Dr Emer MacSweeney, CEO and medical director at Re:Cognition Health, talks to Care & Nursing Essentials Magazine about the work of the dementia clinic and how misconceptions about cognitive decline can lead to the early signs of Alzheimer’s being missed…
How does Re:Cognition Health support people with dementia? Can you give some specific examples as to the most effective support?
Re:Cognition Health is an industry leader with a team of expert cognitive consultants and clinical professionals who work, collaboratively, to diagnose and support individuals showing symptoms of cognitive decline. Using the latest medical research and evidence based treatments, the Re:Cognition Health team are passionate about transforming and optimising cognitive performance through education, clinical excellence and provide early access to the most advanced treatments available, worldwide.
The Re:Cognition Clinics in London, Surrey, Birmingham and Plymouth are also major centres for international trials of disease-modifying and new symptomatic drugs for Alzheimer’s disease and other neurological conditions.
For example: medications which include monoclonal antibodies and BACE inhibitors to reduce further accumulation of toxic abeta amyloid protein in the brain, are designed to slow progression of disease and symptoms in Alzheimer’s disease.
How are clinical trials advancing in order to help the medical world understand how to treat and prevent neurological diseases?
Clinical trials are essential for advancing our understanding of medicine and improving the healthcare and quality of life for everyone affected by dementia and cognitive impairment. By participating in an international clinical study, individuals can gain the potential personal benefit of early access to a new treatment, whilst also having an important global impact on our ability to treat a given condition. Results from clinical trials are always encouraging, bringing us ever closer to treatments to slow down or, ideally, halt the progression of the disease and to improve its symptoms.
With the introduction of new biomarkers to detect evidence of Alzheimer’s disease at its earliest stage, there is reason for cautious optimism that new-generation medications will delay the progression of disease and also boost cognition. Just as research through clinical studies has improved our outlook for numerous diseases including previously fatal infections and certain forms of cancer; the same action is being taken today for Alzheimer’s disease.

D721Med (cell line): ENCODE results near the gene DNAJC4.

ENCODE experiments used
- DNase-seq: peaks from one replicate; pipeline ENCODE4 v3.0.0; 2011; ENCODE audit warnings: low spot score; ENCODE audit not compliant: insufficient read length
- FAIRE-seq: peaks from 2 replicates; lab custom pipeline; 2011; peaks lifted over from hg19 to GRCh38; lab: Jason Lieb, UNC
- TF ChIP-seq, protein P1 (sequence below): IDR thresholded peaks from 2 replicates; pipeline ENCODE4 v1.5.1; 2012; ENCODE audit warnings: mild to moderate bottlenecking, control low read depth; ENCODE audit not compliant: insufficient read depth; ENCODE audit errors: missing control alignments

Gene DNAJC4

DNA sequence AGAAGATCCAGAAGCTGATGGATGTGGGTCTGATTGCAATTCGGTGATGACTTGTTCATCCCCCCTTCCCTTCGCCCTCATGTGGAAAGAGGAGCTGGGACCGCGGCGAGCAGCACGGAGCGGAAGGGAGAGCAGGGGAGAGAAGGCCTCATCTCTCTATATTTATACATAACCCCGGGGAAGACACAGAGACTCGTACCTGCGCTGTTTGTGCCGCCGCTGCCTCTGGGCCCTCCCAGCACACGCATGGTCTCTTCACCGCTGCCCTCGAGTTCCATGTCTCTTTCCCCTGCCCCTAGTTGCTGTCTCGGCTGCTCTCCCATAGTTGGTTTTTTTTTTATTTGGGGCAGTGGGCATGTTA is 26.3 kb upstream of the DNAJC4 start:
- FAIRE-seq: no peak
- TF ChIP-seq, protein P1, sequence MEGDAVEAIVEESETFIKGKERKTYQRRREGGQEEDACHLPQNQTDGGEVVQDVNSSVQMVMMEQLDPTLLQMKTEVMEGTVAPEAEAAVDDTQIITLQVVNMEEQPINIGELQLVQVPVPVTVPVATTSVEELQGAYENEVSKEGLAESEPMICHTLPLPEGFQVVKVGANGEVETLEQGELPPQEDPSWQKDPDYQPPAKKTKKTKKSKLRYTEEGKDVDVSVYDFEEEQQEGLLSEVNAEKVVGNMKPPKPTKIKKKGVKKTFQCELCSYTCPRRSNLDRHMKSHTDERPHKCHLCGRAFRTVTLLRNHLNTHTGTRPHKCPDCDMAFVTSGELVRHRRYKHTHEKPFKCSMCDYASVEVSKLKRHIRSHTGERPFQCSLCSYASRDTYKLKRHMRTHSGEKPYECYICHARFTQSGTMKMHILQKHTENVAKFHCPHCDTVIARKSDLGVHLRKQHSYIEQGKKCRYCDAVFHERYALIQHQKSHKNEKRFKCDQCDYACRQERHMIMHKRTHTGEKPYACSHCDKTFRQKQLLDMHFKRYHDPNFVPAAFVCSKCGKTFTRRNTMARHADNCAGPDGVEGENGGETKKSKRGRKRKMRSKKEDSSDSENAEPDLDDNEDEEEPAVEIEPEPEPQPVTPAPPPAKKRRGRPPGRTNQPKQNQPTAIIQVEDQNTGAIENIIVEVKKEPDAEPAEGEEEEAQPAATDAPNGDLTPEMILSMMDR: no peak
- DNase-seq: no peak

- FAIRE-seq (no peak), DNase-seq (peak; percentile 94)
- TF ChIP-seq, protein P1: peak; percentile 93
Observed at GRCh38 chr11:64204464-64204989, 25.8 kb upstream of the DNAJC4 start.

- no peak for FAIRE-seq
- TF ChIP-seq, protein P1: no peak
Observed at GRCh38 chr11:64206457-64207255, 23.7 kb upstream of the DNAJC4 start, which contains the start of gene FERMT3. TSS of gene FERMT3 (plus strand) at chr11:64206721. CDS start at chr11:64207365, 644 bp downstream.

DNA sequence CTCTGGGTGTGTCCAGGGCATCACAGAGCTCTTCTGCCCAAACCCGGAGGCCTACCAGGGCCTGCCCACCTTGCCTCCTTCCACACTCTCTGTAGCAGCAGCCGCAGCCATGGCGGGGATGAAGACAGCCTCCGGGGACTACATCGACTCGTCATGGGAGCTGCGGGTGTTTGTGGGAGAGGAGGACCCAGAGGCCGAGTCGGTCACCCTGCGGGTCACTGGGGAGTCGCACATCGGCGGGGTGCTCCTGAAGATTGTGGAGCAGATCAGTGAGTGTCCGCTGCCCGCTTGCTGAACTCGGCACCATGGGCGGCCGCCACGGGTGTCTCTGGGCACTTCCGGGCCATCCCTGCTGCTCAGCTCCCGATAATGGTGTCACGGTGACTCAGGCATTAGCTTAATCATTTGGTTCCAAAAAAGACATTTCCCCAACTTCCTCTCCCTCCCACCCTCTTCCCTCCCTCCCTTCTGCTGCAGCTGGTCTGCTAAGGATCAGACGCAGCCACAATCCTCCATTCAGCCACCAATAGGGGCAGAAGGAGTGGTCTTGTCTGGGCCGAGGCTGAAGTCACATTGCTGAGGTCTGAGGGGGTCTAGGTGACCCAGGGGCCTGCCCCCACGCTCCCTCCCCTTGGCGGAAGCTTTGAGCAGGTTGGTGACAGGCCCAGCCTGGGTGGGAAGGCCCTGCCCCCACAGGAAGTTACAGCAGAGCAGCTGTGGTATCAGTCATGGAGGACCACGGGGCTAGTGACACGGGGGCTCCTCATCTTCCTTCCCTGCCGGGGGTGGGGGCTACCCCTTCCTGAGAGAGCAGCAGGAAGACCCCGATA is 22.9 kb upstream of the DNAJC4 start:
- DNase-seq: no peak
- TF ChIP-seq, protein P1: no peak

Why do you think the public have misconceptions about dementia and its link to death?
This is due to lack of accurate information; despite all efforts to date, there is still a massive requirement for education for the public to enable every one to be alert to the early symptoms of cognitive impairment. Today there is still a massive ignorance about the symptoms of dementia, not to mind early decline in cognition. In a recent YouGov survey commissioned by Re:Cognition Health, it was found that 49% of those questioned didn’t realise that the disease is fatal, despite dementia being the leading cause of death in England and Wales and the only cause of death, globally, that is still on the rise.
In the survey, it was also revealed that 11% of Britons are not able to identify, accurately, the common symptoms of dementia. The Re:Cognition Health team are passionate about educating the public on symptoms of early cognitive decline and dementia as an early diagnosis, today, can give the individual a chance to change their future.
Early symptoms of dementia include:
· Short-term memory loss
· Repeatedly asking the same questions
· Changes in behaviour – unexpected/uncharacteristic anger and changes in mood
· Getting lost in a familiar environment
· Forgetting words/problems with speech and language
· Loss of sense of direction/disorientation
· Difficulty in performing everyday (seemingly normal) tasks
· Misplacing items
· Difficulty making decisions and planning
· Issues with balancing and spatial awareness
· Becoming passive and disinterested
· Problems with calculating
How can clinical trials help an individual suffering from dementia?
Involvement in clinical trials enables individuals to receive the next-generation emerging medications, free of charge, before these medications are licensed for global use. Participants receive outstanding medical care and are monitored regularly throughout the study by a team of cognitive experts. All medical costs are covered by the pharmaceutical company, so the very best care and medical facilities are provided at no cost to the individual.
Enrolling in a clinical trial provides you with the opportunity to gain an early and accurate diagnosis and early access to new generation medications, designed ideally to halt or at least slow progression of disease and symptoms. Medications available currently, through your doctor, do not work by slowing progression of disease and symptoms but are designed to just boost cognition temporarily.
For more information about Re:Cognition Health, see www.recognitionhealth.com